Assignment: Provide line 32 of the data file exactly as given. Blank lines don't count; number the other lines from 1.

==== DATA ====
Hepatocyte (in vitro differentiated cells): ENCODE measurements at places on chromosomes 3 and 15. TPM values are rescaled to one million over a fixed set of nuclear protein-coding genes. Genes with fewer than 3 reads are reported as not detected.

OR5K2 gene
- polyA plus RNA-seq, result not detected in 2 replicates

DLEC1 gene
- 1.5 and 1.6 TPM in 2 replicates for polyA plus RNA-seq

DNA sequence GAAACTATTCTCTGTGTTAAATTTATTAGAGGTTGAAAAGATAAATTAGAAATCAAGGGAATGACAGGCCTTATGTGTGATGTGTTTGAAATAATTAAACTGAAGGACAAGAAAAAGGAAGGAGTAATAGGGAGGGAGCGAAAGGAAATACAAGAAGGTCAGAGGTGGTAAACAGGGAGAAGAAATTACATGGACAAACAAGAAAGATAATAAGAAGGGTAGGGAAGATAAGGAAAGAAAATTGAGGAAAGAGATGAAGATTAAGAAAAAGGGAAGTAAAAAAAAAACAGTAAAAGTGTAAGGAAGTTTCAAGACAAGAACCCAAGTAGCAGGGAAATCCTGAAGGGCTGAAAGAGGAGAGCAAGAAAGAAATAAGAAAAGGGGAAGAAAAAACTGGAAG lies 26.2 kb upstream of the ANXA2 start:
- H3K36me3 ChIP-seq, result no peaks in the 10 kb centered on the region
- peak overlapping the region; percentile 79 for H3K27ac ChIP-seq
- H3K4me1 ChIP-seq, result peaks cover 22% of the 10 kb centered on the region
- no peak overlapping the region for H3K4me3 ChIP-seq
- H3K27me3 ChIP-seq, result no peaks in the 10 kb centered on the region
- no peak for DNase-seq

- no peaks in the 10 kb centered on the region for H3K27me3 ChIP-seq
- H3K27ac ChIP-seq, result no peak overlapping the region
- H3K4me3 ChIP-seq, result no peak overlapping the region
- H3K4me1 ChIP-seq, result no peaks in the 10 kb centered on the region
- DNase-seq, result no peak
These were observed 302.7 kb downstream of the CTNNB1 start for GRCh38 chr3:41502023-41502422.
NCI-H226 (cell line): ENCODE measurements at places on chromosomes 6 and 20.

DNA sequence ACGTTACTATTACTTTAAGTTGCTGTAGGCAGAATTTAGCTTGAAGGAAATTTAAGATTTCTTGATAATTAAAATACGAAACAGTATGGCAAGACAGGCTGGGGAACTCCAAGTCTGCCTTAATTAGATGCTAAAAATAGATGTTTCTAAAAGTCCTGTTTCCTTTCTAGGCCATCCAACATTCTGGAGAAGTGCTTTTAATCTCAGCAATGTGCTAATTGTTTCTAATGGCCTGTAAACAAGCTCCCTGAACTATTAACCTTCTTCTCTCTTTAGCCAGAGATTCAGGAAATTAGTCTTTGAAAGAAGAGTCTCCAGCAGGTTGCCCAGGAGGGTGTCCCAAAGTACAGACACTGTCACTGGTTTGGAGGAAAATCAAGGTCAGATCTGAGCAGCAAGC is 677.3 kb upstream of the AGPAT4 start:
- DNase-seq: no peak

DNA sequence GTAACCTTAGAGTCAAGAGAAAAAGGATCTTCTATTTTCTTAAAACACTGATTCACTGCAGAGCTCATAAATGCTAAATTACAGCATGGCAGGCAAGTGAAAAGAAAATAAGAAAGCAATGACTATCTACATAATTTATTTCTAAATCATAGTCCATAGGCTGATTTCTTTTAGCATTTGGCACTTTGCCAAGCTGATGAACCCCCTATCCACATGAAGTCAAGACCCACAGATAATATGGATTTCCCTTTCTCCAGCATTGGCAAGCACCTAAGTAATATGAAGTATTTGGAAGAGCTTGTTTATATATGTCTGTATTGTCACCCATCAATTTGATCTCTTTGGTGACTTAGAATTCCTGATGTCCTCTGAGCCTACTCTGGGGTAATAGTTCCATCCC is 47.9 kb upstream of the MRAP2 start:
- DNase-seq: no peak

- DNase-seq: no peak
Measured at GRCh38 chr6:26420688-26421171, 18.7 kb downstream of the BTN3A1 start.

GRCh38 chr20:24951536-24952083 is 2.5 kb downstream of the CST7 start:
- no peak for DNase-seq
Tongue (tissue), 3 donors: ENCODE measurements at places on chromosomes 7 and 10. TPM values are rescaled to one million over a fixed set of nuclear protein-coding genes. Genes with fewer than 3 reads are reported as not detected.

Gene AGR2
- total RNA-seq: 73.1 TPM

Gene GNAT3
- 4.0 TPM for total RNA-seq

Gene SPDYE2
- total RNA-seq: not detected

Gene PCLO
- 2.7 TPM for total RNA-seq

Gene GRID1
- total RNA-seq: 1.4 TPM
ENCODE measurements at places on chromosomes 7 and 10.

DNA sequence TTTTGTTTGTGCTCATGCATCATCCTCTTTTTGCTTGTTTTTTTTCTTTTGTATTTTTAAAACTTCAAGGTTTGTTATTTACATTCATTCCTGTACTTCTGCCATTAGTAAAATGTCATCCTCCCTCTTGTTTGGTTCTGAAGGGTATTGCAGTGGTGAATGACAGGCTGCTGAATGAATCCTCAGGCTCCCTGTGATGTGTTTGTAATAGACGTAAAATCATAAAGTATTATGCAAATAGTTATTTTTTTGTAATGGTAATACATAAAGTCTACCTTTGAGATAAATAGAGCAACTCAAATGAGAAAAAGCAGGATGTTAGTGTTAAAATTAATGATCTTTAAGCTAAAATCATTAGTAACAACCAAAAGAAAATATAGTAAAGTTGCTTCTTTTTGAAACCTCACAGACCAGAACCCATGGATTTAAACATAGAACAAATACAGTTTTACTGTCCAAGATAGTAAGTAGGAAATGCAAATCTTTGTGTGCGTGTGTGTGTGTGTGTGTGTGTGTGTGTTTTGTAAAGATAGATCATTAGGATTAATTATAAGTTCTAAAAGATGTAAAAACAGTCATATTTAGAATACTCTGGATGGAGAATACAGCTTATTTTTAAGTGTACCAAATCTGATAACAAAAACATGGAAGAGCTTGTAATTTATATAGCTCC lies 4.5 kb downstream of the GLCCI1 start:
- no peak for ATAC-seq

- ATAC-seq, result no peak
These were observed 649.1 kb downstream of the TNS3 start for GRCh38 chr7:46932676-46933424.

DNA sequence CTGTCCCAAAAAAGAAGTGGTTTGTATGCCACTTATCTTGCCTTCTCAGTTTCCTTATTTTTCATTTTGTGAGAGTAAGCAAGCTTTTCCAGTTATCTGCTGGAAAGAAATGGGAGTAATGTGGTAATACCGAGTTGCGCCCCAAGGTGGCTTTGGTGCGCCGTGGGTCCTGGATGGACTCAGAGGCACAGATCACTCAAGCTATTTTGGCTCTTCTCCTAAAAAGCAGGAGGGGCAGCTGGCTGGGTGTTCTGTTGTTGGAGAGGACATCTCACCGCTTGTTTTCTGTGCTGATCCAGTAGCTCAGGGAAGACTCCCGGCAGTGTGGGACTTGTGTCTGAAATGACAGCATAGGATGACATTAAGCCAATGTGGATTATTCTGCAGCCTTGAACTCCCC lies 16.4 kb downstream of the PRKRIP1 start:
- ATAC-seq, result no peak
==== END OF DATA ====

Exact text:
- 4.0 TPM for total RNA-seq